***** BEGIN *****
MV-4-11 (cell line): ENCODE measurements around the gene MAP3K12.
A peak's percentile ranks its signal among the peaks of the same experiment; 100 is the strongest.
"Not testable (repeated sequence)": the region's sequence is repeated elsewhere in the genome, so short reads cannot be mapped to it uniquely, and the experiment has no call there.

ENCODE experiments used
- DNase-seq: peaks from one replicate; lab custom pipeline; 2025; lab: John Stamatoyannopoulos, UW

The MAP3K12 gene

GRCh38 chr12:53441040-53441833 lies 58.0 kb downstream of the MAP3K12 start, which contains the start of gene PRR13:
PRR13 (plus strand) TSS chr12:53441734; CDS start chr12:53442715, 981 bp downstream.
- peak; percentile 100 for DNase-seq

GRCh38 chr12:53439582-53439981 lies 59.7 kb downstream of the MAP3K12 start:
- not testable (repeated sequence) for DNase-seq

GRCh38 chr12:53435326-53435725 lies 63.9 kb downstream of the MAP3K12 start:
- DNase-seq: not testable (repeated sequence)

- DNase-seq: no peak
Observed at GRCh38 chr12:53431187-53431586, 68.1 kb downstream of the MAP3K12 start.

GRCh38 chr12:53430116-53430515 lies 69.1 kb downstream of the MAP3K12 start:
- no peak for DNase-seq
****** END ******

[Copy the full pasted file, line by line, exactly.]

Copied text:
MV-4-11 (cell line): ENCODE measurements around the gene MAP3K12.
A peak's percentile ranks its signal among the peaks of the same experiment; 100 is the strongest.
"Not testable (repeated sequence)": the region's sequence is repeated elsewhere in the genome, so short reads cannot be mapped to it uniquely, and the experiment has no call there.

ENCODE experiments used
- DNase-seq: peaks from one replicate; lab custom pipeline; 2025; lab: John Stamatoyannopoulos, UW

The MAP3K12 gene

GRCh38 chr12:53441040-53441833 lies 58.0 kb downstream of the MAP3K12 start, which contains the start of gene PRR13:
PRR13 (plus strand) TSS chr12:53441734; CDS start chr12:53442715, 981 bp downstream.
- peak; percentile 100 for DNase-seq

GRCh38 chr12:53439582-53439981 lies 59.7 kb downstream of the MAP3K12 start:
- not testable (repeated sequence) for DNase-seq

GRCh38 chr12:53435326-53435725 lies 63.9 kb downstream of the MAP3K12 start:
- DNase-seq: not testable (repeated sequence)

- DNase-seq: no peak
Observed at GRCh38 chr12:53431187-53431586, 68.1 kb downstream of the MAP3K12 start.

GRCh38 chr12:53430116-53430515 lies 69.1 kb downstream of the MAP3K12 start:
- no peak for DNase-seq